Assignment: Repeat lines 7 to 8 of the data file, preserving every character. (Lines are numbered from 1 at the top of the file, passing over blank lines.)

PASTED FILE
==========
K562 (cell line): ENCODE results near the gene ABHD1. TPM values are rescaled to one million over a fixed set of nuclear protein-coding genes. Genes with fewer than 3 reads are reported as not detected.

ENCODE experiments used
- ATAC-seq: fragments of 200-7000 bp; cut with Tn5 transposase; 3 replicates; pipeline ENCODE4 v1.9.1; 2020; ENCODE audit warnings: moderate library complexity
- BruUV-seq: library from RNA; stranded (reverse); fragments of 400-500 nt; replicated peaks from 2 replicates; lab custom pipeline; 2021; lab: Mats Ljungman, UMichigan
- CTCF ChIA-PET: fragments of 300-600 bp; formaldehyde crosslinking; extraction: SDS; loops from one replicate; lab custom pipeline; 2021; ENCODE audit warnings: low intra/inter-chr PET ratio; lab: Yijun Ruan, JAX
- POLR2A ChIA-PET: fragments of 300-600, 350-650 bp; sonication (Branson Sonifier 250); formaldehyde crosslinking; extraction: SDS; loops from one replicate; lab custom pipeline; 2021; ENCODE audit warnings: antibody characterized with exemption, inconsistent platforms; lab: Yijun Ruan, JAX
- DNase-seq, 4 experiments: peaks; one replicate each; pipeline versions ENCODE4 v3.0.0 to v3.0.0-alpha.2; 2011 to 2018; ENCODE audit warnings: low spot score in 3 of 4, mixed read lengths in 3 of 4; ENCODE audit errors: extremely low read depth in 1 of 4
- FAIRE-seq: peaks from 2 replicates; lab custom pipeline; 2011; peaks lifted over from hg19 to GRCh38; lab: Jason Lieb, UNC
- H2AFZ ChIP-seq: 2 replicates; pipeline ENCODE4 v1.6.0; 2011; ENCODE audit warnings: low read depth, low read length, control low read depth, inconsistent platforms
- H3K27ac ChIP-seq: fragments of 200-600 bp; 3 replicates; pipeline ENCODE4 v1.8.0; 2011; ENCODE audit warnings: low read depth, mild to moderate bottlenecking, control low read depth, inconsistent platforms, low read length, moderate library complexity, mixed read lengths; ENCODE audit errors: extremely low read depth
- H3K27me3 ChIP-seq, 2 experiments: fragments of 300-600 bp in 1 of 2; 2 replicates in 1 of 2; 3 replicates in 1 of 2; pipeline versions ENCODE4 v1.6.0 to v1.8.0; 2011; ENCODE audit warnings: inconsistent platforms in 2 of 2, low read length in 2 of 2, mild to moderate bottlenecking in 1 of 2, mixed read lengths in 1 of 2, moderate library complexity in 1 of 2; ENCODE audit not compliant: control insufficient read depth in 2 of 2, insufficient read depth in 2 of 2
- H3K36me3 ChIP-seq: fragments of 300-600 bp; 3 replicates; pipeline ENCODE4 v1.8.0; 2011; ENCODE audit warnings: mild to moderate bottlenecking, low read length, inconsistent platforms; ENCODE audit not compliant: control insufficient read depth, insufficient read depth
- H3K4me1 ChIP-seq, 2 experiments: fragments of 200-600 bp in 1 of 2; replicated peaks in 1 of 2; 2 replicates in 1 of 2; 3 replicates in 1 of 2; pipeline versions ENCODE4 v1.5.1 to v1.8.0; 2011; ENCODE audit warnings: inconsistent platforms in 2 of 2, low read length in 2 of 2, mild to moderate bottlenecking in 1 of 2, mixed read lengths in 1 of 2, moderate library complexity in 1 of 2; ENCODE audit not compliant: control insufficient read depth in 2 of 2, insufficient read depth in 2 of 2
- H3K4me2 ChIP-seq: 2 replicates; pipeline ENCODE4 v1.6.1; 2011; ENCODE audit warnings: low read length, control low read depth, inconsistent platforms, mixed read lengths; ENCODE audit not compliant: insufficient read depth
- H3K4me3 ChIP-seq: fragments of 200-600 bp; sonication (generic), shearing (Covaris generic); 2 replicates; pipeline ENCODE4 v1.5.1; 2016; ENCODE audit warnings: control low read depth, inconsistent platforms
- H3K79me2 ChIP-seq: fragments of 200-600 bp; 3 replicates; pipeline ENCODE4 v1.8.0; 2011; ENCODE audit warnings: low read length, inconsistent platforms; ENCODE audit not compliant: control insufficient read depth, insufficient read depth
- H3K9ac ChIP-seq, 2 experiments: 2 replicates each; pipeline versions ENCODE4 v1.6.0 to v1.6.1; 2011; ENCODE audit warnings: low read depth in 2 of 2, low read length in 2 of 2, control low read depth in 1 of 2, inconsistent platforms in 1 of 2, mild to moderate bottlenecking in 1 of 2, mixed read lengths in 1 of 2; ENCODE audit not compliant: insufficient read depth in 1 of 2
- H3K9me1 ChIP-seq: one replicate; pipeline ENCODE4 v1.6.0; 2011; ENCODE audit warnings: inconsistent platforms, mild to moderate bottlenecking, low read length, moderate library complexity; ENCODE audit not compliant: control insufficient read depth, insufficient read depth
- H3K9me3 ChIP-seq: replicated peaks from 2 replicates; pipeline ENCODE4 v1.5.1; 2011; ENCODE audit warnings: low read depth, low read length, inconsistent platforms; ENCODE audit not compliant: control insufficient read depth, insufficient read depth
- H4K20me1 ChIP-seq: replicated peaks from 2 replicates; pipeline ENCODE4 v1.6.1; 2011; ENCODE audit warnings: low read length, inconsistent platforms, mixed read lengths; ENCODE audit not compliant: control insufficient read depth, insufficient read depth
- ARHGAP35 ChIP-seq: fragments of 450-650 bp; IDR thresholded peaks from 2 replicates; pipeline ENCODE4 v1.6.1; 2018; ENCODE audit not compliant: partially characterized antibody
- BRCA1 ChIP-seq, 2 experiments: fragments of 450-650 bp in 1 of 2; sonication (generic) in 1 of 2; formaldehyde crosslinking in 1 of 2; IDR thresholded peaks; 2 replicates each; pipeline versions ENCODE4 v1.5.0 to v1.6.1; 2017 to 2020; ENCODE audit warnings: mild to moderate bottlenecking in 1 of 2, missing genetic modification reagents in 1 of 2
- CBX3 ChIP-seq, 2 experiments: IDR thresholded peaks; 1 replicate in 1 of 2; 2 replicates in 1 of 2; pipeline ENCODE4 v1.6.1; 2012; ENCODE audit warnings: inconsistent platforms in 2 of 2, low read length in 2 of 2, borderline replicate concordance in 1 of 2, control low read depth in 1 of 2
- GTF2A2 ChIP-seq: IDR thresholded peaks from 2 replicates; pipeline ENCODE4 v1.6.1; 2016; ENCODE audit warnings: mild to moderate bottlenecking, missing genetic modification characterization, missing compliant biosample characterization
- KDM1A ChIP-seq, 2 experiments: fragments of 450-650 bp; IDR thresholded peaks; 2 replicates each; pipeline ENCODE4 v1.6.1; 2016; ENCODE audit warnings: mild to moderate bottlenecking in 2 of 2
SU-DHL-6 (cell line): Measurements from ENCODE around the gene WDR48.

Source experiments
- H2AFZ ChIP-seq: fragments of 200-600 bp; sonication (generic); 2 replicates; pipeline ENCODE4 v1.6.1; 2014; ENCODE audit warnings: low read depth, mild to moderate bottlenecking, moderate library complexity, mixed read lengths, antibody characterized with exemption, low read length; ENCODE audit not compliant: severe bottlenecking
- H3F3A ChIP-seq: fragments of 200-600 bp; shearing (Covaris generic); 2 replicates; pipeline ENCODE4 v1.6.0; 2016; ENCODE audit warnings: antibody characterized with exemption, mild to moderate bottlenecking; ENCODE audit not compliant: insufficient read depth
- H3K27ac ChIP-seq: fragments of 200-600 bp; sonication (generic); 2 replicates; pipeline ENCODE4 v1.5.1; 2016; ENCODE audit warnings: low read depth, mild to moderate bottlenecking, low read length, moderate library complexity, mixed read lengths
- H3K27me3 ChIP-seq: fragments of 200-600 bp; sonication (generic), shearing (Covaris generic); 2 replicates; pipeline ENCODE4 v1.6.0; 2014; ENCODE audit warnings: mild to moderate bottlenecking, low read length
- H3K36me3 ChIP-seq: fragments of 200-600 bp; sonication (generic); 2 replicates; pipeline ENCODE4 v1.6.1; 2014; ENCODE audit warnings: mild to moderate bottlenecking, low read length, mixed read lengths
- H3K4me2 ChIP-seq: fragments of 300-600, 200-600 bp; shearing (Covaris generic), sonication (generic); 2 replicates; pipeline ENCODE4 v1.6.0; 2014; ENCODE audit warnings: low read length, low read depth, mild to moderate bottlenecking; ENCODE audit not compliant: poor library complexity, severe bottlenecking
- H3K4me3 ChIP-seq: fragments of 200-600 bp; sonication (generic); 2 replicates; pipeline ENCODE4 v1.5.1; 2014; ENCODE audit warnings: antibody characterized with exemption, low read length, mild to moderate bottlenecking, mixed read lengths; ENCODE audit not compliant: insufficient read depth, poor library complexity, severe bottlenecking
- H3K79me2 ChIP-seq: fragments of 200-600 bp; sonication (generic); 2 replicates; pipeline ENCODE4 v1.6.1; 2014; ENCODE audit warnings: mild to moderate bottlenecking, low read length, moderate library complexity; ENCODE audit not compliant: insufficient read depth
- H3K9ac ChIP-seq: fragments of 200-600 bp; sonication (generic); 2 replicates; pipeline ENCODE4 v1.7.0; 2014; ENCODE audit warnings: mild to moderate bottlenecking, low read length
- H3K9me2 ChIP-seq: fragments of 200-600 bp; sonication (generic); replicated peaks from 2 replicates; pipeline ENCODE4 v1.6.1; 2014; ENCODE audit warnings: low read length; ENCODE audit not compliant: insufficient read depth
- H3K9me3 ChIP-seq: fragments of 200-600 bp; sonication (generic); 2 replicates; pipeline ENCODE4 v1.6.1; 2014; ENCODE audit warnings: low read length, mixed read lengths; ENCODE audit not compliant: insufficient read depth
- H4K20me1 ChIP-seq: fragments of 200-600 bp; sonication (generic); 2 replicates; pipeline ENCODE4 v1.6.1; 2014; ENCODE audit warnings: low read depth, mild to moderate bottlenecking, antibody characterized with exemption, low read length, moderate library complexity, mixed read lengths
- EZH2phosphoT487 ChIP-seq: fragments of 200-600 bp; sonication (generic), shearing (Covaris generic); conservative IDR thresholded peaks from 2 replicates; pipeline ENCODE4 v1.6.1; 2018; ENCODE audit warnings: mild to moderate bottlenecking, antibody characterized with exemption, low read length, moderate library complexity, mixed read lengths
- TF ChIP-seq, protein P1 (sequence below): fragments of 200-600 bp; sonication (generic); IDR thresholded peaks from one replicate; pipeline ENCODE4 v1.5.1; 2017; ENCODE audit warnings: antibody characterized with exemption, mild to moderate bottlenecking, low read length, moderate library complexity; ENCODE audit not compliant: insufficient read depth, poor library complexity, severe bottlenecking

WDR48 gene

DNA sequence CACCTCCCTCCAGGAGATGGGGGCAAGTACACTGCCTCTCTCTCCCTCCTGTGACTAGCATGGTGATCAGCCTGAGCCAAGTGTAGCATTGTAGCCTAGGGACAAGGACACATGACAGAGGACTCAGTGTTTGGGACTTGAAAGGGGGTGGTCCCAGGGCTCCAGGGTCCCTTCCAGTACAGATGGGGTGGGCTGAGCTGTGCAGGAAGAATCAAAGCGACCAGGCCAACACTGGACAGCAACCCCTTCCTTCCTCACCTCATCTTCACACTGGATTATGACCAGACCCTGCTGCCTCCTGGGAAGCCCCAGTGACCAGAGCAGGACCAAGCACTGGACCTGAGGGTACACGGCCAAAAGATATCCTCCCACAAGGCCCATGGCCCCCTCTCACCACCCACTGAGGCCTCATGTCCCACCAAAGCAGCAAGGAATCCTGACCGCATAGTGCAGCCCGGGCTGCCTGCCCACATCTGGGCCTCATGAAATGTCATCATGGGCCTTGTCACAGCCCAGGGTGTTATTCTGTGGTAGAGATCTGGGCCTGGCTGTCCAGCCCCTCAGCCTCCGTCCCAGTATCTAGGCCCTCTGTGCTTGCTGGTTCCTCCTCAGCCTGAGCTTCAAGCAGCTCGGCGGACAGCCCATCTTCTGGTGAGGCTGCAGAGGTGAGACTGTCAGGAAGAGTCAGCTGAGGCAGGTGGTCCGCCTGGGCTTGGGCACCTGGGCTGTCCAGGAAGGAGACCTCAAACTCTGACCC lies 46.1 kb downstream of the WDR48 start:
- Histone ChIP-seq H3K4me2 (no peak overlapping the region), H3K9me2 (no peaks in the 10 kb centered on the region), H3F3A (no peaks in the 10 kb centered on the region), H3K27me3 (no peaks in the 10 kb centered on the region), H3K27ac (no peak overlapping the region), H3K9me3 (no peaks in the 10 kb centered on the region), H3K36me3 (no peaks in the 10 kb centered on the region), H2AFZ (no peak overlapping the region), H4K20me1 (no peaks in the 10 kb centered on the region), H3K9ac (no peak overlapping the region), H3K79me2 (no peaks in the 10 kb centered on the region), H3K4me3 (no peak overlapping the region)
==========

- DNase-seq, 4 experiments: peaks; one replicate each; pipeline versions ENCODE4 v3.0.0 to v3.0.0-alpha.2; 2011 to 2018; ENCODE audit warnings: low spot score in 3 of 4, mixed read lengths in 3 of 4; ENCODE audit errors: extremely low read depth in 1 of 4
- FAIRE-seq: peaks from 2 replicates; lab custom pipeline; 2011; peaks lifted over from hg19 to GRCh38; lab: Jason Lieb, UNC